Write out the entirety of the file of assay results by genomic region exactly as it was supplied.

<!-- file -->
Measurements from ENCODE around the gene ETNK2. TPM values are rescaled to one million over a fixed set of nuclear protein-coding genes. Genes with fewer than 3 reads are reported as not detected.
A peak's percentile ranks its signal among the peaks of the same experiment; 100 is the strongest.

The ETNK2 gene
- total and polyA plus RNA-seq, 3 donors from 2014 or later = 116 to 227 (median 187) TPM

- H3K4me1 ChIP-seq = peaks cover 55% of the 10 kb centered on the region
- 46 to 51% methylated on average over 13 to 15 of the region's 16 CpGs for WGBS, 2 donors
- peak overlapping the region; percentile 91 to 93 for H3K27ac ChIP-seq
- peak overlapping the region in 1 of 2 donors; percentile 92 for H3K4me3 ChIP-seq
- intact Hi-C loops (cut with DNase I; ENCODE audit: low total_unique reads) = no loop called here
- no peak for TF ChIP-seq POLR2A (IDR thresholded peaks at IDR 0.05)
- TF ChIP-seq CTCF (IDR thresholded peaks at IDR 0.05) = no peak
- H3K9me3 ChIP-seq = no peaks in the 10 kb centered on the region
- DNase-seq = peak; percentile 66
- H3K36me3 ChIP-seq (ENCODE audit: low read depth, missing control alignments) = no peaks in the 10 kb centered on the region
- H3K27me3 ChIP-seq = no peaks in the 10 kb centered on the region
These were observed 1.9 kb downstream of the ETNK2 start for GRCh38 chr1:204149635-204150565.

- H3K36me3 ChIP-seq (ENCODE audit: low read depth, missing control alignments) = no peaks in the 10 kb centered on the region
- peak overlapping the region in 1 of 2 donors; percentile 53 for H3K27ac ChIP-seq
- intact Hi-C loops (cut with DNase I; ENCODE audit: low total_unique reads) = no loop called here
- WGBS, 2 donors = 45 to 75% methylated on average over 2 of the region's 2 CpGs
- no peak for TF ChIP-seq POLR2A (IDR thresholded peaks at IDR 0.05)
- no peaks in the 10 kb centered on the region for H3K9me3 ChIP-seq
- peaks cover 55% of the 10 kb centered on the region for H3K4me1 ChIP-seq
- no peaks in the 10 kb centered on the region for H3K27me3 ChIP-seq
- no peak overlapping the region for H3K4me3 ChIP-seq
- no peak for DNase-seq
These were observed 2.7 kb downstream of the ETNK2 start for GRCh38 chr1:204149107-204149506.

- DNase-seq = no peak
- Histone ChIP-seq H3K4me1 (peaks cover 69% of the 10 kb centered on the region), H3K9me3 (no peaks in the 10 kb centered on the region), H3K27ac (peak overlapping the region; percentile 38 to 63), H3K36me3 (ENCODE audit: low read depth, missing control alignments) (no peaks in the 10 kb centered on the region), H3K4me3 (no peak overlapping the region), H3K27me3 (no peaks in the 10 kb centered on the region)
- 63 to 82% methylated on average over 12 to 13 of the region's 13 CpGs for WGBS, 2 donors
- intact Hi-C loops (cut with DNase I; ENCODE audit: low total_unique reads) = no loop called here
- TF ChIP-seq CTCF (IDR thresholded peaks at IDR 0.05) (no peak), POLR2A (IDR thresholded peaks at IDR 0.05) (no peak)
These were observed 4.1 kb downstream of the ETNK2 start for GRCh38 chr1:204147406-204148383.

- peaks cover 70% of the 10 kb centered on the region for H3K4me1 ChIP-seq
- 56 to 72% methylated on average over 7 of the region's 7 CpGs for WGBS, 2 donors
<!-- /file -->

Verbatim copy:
Measurements from ENCODE around the gene ETNK2. TPM values are rescaled to one million over a fixed set of nuclear protein-coding genes. Genes with fewer than 3 reads are reported as not detected.
A peak's percentile ranks its signal among the peaks of the same experiment; 100 is the strongest.

The ETNK2 gene
- total and polyA plus RNA-seq, 3 donors from 2014 or later = 116 to 227 (median 187) TPM

- H3K4me1 ChIP-seq = peaks cover 55% of the 10 kb centered on the region
- 46 to 51% methylated on average over 13 to 15 of the region's 16 CpGs for WGBS, 2 donors
- peak overlapping the region; percentile 91 to 93 for H3K27ac ChIP-seq
- peak overlapping the region in 1 of 2 donors; percentile 92 for H3K4me3 ChIP-seq
- intact Hi-C loops (cut with DNase I; ENCODE audit: low total_unique reads) = no loop called here
- no peak for TF ChIP-seq POLR2A (IDR thresholded peaks at IDR 0.05)
- TF ChIP-seq CTCF (IDR thresholded peaks at IDR 0.05) = no peak
- H3K9me3 ChIP-seq = no peaks in the 10 kb centered on the region
- DNase-seq = peak; percentile 66
- H3K36me3 ChIP-seq (ENCODE audit: low read depth, missing control alignments) = no peaks in the 10 kb centered on the region
- H3K27me3 ChIP-seq = no peaks in the 10 kb centered on the region
These were observed 1.9 kb downstream of the ETNK2 start for GRCh38 chr1:204149635-204150565.

- H3K36me3 ChIP-seq (ENCODE audit: low read depth, missing control alignments) = no peaks in the 10 kb centered on the region
- peak overlapping the region in 1 of 2 donors; percentile 53 for H3K27ac ChIP-seq
- intact Hi-C loops (cut with DNase I; ENCODE audit: low total_unique reads) = no loop called here
- WGBS, 2 donors = 45 to 75% methylated on average over 2 of the region's 2 CpGs
- no peak for TF ChIP-seq POLR2A (IDR thresholded peaks at IDR 0.05)
- no peaks in the 10 kb centered on the region for H3K9me3 ChIP-seq
- peaks cover 55% of the 10 kb centered on the region for H3K4me1 ChIP-seq
- no peaks in the 10 kb centered on the region for H3K27me3 ChIP-seq
- no peak overlapping the region for H3K4me3 ChIP-seq
- no peak for DNase-seq
These were observed 2.7 kb downstream of the ETNK2 start for GRCh38 chr1:204149107-204149506.

- DNase-seq = no peak
- Histone ChIP-seq H3K4me1 (peaks cover 69% of the 10 kb centered on the region), H3K9me3 (no peaks in the 10 kb centered on the region), H3K27ac (peak overlapping the region; percentile 38 to 63), H3K36me3 (ENCODE audit: low read depth, missing control alignments) (no peaks in the 10 kb centered on the region), H3K4me3 (no peak overlapping the region), H3K27me3 (no peaks in the 10 kb centered on the region)
- 63 to 82% methylated on average over 12 to 13 of the region's 13 CpGs for WGBS, 2 donors
- intact Hi-C loops (cut with DNase I; ENCODE audit: low total_unique reads) = no loop called here
- TF ChIP-seq CTCF (IDR thresholded peaks at IDR 0.05) (no peak), POLR2A (IDR thresholded peaks at IDR 0.05) (no peak)
These were observed 4.1 kb downstream of the ETNK2 start for GRCh38 chr1:204147406-204148383.

- peaks cover 70% of the 10 kb centered on the region for H3K4me1 ChIP-seq
- 56 to 72% methylated on average over 7 of the region's 7 CpGs for WGBS, 2 donors